Judge questions Microsoft's "Windows" trademarks
by Arie Slob
Hello Windows users,
Last week (March 15), a federal judge questioned the validity of Microsoft's "Windows" trademarks.
Microsoft had filed a trademark-infringement lawsuit last December against Lindows.com, headed by Michael Robertson, the founder and former chief executive of MP3.com, alledging the monikers Robertson chose for his company and its software infringed on Windows trademarks granted to the Microsoft in 1995.
The judge threw out Microsoft's request for a preliminary injunction against Lindows.com, maker of LindowsOS, disagreeing that the company's name and product cause confusion in the market, particularly since Microsoft itself had argued that LindowsOS might not work very well and that its own spending on promoting the Windows moniker could be measured in billions of dollars.
But more interesting, the judge said there were "serious questions" about the validity of the "Windows" trademarks, awarded by the U.S. Patent and Trademark Office (USPTO) after it had earlier refused their registration. The judge wrote in his ruling: "Although Lindows.com certainly made a conscious decision to play with fire by choosing a product and company name that differs by only one letter from the world's leading computer software program, one could just as easily conclude that in 1983 Microsoft made an equally right decision to name it products after a term commonly used in the trade to indicate the windowing capability of a GUI".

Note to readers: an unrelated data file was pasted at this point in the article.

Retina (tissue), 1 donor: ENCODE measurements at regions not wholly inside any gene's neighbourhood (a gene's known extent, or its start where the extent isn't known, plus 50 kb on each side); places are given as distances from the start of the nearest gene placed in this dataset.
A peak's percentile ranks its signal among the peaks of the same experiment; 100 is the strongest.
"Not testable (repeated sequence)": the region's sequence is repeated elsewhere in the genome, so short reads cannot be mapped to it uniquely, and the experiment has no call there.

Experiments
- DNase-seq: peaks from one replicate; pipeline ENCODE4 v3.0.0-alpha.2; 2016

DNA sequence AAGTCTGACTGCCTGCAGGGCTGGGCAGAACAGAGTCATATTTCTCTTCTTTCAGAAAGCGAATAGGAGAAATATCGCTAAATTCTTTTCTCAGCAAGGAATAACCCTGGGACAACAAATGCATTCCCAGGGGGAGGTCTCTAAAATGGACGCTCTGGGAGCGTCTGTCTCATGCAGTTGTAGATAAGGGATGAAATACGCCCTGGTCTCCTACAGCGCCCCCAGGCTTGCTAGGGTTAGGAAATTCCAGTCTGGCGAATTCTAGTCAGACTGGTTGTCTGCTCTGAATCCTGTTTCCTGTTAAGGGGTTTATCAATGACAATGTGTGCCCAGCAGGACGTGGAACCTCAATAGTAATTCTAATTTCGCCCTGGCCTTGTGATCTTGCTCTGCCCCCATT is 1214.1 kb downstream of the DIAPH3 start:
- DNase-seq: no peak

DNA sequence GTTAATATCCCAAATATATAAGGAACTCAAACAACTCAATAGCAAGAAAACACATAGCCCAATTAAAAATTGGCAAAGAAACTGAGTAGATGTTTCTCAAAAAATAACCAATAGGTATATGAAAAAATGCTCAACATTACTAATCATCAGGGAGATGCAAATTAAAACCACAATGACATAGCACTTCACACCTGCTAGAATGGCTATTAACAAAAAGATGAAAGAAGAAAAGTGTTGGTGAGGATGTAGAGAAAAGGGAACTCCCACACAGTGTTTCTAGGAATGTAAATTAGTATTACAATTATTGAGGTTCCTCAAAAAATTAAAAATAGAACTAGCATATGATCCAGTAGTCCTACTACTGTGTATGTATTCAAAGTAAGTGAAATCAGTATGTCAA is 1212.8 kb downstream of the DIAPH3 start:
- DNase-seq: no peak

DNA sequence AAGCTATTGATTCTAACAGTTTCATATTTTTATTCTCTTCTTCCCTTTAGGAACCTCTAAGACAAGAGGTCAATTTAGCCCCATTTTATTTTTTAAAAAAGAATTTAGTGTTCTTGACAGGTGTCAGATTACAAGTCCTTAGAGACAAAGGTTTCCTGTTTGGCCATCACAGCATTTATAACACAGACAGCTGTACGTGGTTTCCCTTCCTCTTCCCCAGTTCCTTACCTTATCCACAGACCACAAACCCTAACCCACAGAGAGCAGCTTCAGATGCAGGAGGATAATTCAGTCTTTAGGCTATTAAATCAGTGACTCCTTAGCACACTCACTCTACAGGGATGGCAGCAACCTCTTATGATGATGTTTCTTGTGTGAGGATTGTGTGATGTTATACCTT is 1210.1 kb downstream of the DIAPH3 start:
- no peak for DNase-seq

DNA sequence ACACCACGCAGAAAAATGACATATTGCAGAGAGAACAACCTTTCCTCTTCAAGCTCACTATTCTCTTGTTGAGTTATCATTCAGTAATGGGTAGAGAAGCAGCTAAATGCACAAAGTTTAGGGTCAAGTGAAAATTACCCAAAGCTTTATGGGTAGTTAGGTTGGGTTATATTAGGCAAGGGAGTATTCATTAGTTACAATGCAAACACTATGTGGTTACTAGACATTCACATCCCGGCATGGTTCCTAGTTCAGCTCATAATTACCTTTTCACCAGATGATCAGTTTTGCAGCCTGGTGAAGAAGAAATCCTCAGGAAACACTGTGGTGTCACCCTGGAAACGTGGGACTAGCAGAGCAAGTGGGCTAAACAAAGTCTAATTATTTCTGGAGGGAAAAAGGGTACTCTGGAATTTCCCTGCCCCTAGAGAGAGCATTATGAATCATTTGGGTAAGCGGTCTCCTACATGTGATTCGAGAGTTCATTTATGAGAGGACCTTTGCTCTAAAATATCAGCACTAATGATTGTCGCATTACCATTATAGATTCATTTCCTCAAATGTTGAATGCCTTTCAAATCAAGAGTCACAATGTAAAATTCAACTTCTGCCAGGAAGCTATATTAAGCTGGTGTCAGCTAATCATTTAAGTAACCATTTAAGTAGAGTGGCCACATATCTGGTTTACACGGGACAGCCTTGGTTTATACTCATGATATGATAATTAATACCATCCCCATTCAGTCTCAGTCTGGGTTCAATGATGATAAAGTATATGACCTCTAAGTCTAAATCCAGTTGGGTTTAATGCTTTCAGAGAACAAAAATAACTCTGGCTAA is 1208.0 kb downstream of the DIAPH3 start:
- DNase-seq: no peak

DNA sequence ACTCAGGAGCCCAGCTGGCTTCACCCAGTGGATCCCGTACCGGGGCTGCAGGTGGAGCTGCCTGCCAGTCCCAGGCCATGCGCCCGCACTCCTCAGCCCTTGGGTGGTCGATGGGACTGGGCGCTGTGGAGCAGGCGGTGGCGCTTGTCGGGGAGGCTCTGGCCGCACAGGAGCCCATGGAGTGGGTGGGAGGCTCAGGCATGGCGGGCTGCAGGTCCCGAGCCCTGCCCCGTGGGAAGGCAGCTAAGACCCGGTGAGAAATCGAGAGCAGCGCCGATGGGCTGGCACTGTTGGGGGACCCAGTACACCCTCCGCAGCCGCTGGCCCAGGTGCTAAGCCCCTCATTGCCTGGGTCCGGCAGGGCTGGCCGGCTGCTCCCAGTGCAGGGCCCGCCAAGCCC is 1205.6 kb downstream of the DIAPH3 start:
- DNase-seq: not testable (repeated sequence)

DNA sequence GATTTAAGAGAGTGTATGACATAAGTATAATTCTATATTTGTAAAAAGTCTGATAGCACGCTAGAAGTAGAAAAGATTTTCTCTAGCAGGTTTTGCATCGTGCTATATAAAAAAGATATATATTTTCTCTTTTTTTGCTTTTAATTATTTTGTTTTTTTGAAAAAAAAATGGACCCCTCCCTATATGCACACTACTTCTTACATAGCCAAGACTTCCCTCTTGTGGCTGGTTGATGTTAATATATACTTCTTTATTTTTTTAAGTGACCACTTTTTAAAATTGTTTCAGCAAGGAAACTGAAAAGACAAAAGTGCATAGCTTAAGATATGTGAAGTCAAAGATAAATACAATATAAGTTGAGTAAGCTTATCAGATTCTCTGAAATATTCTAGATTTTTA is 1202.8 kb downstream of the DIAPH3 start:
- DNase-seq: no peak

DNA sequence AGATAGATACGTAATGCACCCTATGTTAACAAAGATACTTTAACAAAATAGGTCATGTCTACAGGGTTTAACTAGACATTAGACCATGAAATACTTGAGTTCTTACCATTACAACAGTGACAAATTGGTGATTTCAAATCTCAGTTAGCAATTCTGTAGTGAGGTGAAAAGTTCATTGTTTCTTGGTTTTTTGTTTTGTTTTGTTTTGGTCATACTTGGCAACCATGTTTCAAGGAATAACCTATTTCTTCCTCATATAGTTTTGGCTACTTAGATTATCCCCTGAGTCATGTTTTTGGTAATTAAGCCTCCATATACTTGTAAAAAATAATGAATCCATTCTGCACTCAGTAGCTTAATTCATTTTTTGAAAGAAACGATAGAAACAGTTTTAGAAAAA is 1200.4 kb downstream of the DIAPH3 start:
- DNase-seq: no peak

"While Microsoft made an early entry into the market for windows-based user interfaces it is undisputed that several other companies had developed interfaces with an overlapping windows feature prior to the 1985 release of Windows 1.0," the judge also wrote. "Although, at the time, the computer industry may not have referred to a GUI's windowing capability by using the term 'windows' with the same uniformity as it does today, both the trade press and general publications often referred to this revolutionary feature of personal computers as some variant of 'window.'"
Microsoft spokesman Jon Murchinson said that the company was disappointed with the ruling and will continue to pursue its claim in order to protect the Windows trademark.
"Windows is one of the most recognizable brands in the world, and we will defend the years of hard work that went into building it into a trusted name among consumers," he said.
The ruling against Microsoft is only preliminary and doesn't have immediate legal implications.
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